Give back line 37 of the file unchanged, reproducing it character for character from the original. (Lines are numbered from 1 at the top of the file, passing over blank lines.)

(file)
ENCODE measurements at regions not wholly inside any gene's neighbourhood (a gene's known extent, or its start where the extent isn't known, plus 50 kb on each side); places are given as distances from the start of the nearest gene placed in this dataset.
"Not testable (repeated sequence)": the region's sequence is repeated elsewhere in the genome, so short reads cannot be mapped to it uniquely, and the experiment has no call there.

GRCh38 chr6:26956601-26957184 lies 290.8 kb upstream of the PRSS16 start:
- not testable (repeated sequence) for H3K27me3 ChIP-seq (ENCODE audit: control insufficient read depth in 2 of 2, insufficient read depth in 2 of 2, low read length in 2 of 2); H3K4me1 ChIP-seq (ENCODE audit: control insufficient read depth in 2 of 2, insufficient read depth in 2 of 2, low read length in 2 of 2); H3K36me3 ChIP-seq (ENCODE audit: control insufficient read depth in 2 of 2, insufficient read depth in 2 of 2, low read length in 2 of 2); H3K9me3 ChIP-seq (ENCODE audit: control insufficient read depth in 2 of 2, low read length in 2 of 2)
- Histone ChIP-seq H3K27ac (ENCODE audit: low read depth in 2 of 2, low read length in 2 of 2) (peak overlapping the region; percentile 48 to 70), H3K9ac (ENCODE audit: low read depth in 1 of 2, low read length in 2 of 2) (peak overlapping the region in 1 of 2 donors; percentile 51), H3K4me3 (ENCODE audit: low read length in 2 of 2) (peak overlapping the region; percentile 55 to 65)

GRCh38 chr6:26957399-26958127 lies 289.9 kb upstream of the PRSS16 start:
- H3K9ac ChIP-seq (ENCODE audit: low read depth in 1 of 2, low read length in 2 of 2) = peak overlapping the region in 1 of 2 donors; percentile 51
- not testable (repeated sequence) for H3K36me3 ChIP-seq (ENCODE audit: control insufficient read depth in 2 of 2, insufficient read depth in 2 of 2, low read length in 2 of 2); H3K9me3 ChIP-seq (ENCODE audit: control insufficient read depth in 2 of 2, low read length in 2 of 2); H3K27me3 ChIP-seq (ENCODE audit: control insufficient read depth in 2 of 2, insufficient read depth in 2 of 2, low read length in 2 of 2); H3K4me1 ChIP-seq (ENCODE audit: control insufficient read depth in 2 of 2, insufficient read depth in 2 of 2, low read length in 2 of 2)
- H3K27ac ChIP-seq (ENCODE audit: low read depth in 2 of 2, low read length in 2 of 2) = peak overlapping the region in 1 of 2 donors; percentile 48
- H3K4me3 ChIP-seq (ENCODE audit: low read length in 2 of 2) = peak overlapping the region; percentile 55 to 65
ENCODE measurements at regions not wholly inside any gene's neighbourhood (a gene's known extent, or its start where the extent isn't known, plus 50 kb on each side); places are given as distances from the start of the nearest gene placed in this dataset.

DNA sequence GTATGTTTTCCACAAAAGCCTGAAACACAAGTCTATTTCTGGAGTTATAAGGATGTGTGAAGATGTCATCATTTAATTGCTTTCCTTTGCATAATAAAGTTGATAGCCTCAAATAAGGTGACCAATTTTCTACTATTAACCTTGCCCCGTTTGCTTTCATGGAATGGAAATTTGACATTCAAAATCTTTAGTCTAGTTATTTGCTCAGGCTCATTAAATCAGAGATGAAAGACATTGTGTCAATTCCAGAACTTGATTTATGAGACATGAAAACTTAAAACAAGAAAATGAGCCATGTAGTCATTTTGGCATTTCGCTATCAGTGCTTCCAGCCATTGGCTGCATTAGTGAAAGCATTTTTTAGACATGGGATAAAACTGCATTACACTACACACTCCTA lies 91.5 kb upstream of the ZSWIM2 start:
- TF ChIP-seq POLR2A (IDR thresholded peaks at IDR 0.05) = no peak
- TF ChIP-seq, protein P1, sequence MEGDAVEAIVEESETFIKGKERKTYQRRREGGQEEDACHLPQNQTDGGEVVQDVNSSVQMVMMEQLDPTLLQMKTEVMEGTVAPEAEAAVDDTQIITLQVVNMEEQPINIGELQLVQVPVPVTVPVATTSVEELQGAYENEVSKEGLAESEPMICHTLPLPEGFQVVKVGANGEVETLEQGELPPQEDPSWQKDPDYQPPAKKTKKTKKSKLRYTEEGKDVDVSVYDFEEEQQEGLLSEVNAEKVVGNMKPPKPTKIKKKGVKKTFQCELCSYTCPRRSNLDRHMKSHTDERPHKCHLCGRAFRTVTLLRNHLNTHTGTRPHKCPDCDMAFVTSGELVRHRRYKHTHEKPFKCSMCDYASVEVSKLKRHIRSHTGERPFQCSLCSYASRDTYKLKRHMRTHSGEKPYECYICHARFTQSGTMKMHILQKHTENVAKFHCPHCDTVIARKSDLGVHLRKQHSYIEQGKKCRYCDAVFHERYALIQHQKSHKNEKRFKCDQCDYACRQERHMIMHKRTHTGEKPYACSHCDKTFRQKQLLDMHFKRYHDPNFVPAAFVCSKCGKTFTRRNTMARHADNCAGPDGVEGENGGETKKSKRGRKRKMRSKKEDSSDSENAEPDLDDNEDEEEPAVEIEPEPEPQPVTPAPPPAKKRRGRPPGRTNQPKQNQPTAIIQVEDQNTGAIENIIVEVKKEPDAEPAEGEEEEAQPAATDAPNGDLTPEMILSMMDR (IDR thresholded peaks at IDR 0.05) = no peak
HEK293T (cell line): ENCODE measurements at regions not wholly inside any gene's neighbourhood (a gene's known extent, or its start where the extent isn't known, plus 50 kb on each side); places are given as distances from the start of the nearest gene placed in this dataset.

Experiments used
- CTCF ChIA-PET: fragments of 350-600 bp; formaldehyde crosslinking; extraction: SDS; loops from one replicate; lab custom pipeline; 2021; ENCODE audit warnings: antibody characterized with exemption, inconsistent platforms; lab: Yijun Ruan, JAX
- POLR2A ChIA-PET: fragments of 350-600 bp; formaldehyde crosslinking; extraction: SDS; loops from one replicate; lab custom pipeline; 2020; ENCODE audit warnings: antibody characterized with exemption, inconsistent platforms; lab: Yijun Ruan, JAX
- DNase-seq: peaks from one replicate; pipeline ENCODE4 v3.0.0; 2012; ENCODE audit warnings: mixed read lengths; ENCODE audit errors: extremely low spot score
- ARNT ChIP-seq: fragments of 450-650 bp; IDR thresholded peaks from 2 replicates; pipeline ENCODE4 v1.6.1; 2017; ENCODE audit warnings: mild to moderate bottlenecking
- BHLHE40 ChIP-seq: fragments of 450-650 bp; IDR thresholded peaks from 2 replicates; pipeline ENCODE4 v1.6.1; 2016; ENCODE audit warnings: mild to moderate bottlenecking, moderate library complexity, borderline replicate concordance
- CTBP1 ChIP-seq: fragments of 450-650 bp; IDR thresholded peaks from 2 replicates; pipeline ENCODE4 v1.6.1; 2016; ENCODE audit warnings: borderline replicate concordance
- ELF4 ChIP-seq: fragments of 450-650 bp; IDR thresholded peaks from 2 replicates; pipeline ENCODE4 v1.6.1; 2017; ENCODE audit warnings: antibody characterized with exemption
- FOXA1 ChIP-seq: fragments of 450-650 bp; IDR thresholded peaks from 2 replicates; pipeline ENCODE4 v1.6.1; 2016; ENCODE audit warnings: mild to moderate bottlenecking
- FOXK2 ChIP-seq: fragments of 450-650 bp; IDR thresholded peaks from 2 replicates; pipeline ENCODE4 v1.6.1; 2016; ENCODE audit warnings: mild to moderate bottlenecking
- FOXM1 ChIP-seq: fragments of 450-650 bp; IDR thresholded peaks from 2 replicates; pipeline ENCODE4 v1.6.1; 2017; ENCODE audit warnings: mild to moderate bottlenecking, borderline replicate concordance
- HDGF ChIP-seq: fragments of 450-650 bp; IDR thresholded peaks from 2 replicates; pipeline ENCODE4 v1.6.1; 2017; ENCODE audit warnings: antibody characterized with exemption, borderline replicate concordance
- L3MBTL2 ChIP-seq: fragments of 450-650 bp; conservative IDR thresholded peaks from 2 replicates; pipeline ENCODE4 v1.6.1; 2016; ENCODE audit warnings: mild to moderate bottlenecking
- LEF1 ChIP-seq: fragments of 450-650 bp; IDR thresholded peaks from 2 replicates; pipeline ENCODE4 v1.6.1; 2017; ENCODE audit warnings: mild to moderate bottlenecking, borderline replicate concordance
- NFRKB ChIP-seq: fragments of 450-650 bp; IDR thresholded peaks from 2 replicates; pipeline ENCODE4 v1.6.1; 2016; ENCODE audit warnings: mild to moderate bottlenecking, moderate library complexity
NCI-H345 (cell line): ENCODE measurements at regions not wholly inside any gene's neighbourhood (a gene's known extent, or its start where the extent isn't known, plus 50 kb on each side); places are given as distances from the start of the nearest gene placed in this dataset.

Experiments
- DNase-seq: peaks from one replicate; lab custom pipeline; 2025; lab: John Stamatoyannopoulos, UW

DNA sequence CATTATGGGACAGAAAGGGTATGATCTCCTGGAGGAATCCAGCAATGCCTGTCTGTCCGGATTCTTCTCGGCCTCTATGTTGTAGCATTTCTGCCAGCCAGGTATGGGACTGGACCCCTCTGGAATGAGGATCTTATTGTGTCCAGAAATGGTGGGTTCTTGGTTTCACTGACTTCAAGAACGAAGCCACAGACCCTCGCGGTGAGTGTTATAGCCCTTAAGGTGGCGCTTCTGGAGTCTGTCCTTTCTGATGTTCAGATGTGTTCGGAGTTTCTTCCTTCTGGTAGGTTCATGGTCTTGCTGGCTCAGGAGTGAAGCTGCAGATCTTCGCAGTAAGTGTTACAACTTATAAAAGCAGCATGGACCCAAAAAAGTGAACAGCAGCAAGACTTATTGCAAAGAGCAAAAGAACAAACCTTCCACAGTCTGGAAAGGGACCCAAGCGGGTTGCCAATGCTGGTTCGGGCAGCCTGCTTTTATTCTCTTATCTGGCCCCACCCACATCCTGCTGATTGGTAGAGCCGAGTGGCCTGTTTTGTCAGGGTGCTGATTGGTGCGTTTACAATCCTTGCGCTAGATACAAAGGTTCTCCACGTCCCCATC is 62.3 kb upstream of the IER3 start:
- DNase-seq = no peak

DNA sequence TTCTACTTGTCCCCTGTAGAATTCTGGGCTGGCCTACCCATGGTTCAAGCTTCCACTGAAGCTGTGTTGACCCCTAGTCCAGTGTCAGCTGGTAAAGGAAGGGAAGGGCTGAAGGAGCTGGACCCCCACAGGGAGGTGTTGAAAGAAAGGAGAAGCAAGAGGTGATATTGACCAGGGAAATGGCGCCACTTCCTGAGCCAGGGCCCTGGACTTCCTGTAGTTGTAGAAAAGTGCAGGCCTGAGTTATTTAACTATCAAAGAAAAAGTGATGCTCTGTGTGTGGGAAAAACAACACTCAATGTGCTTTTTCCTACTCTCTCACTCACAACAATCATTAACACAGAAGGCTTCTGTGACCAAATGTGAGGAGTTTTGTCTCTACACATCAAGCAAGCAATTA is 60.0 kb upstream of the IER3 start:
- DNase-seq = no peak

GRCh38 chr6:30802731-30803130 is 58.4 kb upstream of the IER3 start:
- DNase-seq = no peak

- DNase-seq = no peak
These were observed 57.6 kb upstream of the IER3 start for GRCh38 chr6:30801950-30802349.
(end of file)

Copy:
- DNase-seq = no peak